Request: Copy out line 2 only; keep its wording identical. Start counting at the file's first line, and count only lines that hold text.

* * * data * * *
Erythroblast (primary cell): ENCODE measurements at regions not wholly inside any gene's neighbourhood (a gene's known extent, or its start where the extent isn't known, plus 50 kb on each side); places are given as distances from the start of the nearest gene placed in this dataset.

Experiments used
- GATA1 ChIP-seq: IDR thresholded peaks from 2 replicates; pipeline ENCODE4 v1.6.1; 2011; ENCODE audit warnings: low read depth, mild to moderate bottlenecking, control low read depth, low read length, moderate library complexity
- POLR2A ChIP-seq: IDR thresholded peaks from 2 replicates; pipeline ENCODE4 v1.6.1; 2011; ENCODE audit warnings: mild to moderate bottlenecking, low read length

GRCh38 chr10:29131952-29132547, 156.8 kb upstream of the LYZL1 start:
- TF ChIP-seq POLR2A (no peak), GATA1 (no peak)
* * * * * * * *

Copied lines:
Experiments used